Because it wasn't just that he read these books, they required discussion, criticism, and elucidation. He got Dora, Phyllis and the other aides reading, too, creating a sort of lending library of his own books—in the spirit, by the way, of another successful printer, Benjamin Franklin, who did in fact create the modern lending library.
And on his last night, my Dad was reading a memoir of former Secretary of State Madeline Albright, recommended to him by my daughter, Sarah. This child of the Depression, who grew up without electricity, on his last night was reading in bed on a Kindle. What a trip his life was!
My Dad also read poetry. He kept his high school poetry anthology, "Magic Casements" close by his whole life. It sits today on the bookshelf over his favorite chair. I want to conclude with a few short poems. These were Dad's favorites. He could recite them by heart and I think he'd find it appropriate that we read a few of them on this occasion, especially as they reflect his own thoughts on the big Questions of life, including mortality.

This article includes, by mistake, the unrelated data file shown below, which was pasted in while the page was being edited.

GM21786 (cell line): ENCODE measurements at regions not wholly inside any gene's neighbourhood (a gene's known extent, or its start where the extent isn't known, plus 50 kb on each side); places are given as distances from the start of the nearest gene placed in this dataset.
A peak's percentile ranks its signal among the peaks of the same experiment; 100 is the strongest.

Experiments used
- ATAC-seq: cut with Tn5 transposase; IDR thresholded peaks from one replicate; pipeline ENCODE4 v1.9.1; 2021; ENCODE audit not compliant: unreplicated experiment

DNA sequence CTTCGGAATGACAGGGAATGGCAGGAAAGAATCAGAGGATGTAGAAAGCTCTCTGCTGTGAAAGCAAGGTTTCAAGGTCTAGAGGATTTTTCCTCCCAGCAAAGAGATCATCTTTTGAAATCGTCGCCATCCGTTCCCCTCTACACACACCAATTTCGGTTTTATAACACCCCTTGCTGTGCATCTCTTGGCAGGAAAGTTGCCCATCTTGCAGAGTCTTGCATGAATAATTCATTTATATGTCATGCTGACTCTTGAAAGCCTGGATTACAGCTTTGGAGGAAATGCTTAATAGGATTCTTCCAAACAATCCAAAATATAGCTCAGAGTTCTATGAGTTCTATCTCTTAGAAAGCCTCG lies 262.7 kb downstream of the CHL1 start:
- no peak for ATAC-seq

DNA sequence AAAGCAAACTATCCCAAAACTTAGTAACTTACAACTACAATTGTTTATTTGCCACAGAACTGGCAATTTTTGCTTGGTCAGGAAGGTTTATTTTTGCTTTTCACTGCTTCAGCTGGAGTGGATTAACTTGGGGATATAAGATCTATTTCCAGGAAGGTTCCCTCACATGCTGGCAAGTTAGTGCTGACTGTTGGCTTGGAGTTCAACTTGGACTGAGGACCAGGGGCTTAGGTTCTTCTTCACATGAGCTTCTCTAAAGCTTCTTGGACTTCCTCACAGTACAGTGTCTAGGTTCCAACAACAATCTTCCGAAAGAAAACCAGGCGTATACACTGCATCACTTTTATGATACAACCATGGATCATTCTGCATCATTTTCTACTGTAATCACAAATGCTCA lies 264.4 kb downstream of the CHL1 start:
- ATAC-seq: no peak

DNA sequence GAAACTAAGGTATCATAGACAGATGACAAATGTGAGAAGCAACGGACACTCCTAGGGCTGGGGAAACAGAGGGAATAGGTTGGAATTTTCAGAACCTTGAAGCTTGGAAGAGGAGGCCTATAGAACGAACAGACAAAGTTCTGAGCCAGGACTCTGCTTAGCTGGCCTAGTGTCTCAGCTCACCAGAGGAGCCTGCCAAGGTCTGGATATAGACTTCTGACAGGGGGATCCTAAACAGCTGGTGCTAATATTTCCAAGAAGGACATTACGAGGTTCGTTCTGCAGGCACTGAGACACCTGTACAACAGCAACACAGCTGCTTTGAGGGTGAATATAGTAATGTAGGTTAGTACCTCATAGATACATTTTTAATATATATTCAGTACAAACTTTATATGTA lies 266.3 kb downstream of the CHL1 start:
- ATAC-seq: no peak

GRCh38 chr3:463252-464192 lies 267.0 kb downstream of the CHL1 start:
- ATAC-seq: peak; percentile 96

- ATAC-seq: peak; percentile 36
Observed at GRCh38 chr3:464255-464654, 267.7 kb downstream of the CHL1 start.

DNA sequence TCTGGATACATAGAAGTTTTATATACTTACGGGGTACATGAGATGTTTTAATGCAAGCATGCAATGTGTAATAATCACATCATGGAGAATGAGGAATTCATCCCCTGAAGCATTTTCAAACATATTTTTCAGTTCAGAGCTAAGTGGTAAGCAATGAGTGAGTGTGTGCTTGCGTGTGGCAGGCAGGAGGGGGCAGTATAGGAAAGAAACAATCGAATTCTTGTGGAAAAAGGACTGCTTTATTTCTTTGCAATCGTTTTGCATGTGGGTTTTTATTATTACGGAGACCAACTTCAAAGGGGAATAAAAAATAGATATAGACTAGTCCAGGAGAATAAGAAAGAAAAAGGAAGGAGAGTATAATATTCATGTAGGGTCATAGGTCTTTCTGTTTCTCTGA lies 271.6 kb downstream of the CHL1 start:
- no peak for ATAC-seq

The first is Alfred Lord Tennyson's "Crossing the Bar." The "bar" here refers to a sand bar that a ship must cross before heading out to sea, or to eternity.
Sunset and evening star,
And one clear call for me!
And may there be no moaning of the bar,
When I put out to sea,
But such a tide as moving seems asleep,
Too full for sound and foam,
When that which drew from out the boundless deep
Turns again home.
Twilight and evening bell,
And after that the dark!
And may there be no sadness of farewell,
When I embark;
For tho' from out our bourne of Time and Place
The flood may bear me far,
I hope to see my Pilot face to face
When I have crost the bar.